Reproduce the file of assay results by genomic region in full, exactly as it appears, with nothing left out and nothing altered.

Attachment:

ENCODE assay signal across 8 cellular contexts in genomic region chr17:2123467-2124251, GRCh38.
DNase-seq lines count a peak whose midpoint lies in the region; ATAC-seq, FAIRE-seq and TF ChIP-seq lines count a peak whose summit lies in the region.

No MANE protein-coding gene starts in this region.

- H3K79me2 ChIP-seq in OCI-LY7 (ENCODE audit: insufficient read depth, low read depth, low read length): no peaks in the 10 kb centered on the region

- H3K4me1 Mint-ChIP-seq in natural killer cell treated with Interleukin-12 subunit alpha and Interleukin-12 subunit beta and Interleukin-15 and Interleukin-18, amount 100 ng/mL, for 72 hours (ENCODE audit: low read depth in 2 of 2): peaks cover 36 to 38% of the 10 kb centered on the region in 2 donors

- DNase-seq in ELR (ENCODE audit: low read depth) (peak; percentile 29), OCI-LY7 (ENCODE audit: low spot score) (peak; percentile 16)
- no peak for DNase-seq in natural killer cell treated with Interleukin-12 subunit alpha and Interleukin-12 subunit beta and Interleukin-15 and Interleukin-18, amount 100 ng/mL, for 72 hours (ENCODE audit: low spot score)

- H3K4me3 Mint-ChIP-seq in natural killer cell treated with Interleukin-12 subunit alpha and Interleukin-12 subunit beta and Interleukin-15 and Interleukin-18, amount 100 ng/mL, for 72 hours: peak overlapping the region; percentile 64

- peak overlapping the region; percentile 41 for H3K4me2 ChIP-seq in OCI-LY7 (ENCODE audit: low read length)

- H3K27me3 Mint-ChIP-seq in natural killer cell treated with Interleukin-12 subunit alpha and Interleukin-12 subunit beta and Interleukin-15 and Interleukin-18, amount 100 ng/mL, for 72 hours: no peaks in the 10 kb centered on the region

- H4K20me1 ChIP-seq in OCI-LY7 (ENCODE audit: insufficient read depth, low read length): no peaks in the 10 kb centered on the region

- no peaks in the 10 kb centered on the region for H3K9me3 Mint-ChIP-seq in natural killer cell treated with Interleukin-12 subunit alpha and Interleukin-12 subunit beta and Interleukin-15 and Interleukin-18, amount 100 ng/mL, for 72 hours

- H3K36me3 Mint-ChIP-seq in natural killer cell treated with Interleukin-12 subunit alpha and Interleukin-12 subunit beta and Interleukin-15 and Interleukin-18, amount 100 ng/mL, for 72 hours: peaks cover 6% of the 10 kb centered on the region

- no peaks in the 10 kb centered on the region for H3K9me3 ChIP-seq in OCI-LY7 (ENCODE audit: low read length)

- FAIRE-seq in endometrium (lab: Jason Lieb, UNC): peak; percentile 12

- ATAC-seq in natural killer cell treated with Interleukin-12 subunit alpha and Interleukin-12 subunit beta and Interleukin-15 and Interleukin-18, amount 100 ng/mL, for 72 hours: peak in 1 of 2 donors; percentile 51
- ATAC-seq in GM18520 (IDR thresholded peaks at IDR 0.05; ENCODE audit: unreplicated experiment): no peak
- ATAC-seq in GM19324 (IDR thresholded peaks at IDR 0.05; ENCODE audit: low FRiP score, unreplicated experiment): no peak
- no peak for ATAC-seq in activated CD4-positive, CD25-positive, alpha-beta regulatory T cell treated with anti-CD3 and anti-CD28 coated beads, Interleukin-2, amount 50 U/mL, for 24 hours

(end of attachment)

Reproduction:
ENCODE assay signal across 8 cellular contexts in genomic region chr17:2123467-2124251, GRCh38.
DNase-seq lines count a peak whose midpoint lies in the region; ATAC-seq, FAIRE-seq and TF ChIP-seq lines count a peak whose summit lies in the region.

No MANE protein-coding gene starts in this region.

- H3K79me2 ChIP-seq in OCI-LY7 (ENCODE audit: insufficient read depth, low read depth, low read length): no peaks in the 10 kb centered on the region

- H3K4me1 Mint-ChIP-seq in natural killer cell treated with Interleukin-12 subunit alpha and Interleukin-12 subunit beta and Interleukin-15 and Interleukin-18, amount 100 ng/mL, for 72 hours (ENCODE audit: low read depth in 2 of 2): peaks cover 36 to 38% of the 10 kb centered on the region in 2 donors

- DNase-seq in ELR (ENCODE audit: low read depth) (peak; percentile 29), OCI-LY7 (ENCODE audit: low spot score) (peak; percentile 16)
- no peak for DNase-seq in natural killer cell treated with Interleukin-12 subunit alpha and Interleukin-12 subunit beta and Interleukin-15 and Interleukin-18, amount 100 ng/mL, for 72 hours (ENCODE audit: low spot score)

- H3K4me3 Mint-ChIP-seq in natural killer cell treated with Interleukin-12 subunit alpha and Interleukin-12 subunit beta and Interleukin-15 and Interleukin-18, amount 100 ng/mL, for 72 hours: peak overlapping the region; percentile 64

- peak overlapping the region; percentile 41 for H3K4me2 ChIP-seq in OCI-LY7 (ENCODE audit: low read length)

- H3K27me3 Mint-ChIP-seq in natural killer cell treated with Interleukin-12 subunit alpha and Interleukin-12 subunit beta and Interleukin-15 and Interleukin-18, amount 100 ng/mL, for 72 hours: no peaks in the 10 kb centered on the region

- H4K20me1 ChIP-seq in OCI-LY7 (ENCODE audit: insufficient read depth, low read length): no peaks in the 10 kb centered on the region

- no peaks in the 10 kb centered on the region for H3K9me3 Mint-ChIP-seq in natural killer cell treated with Interleukin-12 subunit alpha and Interleukin-12 subunit beta and Interleukin-15 and Interleukin-18, amount 100 ng/mL, for 72 hours

- H3K36me3 Mint-ChIP-seq in natural killer cell treated with Interleukin-12 subunit alpha and Interleukin-12 subunit beta and Interleukin-15 and Interleukin-18, amount 100 ng/mL, for 72 hours: peaks cover 6% of the 10 kb centered on the region

- no peaks in the 10 kb centered on the region for H3K9me3 ChIP-seq in OCI-LY7 (ENCODE audit: low read length)

- FAIRE-seq in endometrium (lab: Jason Lieb, UNC): peak; percentile 12

- ATAC-seq in natural killer cell treated with Interleukin-12 subunit alpha and Interleukin-12 subunit beta and Interleukin-15 and Interleukin-18, amount 100 ng/mL, for 72 hours: peak in 1 of 2 donors; percentile 51
- ATAC-seq in GM18520 (IDR thresholded peaks at IDR 0.05; ENCODE audit: unreplicated experiment): no peak
- ATAC-seq in GM19324 (IDR thresholded peaks at IDR 0.05; ENCODE audit: low FRiP score, unreplicated experiment): no peak
- no peak for ATAC-seq in activated CD4-positive, CD25-positive, alpha-beta regulatory T cell treated with anti-CD3 and anti-CD28 coated beads, Interleukin-2, amount 50 U/mL, for 24 hours